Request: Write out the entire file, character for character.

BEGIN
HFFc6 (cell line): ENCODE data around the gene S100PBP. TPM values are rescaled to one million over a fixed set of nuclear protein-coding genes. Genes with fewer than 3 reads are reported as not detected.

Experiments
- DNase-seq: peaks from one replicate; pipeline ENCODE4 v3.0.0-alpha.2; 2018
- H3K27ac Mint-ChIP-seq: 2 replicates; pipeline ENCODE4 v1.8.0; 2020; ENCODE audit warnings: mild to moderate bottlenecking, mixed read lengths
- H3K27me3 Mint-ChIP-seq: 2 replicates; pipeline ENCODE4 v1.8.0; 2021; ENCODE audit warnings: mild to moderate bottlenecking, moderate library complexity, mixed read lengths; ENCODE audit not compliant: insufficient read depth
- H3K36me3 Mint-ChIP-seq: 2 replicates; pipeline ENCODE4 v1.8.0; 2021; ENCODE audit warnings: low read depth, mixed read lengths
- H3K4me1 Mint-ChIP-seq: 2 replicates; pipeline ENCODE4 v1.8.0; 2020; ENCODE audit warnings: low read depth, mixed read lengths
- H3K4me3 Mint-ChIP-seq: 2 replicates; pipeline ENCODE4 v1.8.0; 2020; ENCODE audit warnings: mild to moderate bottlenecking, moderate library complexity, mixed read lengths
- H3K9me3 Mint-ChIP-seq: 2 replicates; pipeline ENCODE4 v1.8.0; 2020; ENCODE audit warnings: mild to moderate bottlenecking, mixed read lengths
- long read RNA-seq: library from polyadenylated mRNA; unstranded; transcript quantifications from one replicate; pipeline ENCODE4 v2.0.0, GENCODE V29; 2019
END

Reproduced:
HFFc6 (cell line): ENCODE data around the gene S100PBP. TPM values are rescaled to one million over a fixed set of nuclear protein-coding genes. Genes with fewer than 3 reads are reported as not detected.

Experiments
- DNase-seq: peaks from one replicate; pipeline ENCODE4 v3.0.0-alpha.2; 2018
- H3K27ac Mint-ChIP-seq: 2 replicates; pipeline ENCODE4 v1.8.0; 2020; ENCODE audit warnings: mild to moderate bottlenecking, mixed read lengths
- H3K27me3 Mint-ChIP-seq: 2 replicates; pipeline ENCODE4 v1.8.0; 2021; ENCODE audit warnings: mild to moderate bottlenecking, moderate library complexity, mixed read lengths; ENCODE audit not compliant: insufficient read depth
- H3K36me3 Mint-ChIP-seq: 2 replicates; pipeline ENCODE4 v1.8.0; 2021; ENCODE audit warnings: low read depth, mixed read lengths
- H3K4me1 Mint-ChIP-seq: 2 replicates; pipeline ENCODE4 v1.8.0; 2020; ENCODE audit warnings: low read depth, mixed read lengths
- H3K4me3 Mint-ChIP-seq: 2 replicates; pipeline ENCODE4 v1.8.0; 2020; ENCODE audit warnings: mild to moderate bottlenecking, moderate library complexity, mixed read lengths
- H3K9me3 Mint-ChIP-seq: 2 replicates; pipeline ENCODE4 v1.8.0; 2020; ENCODE audit warnings: mild to moderate bottlenecking, mixed read lengths
- long read RNA-seq: library from polyadenylated mRNA; unstranded; transcript quantifications from one replicate; pipeline ENCODE4 v2.0.0, GENCODE V29; 2019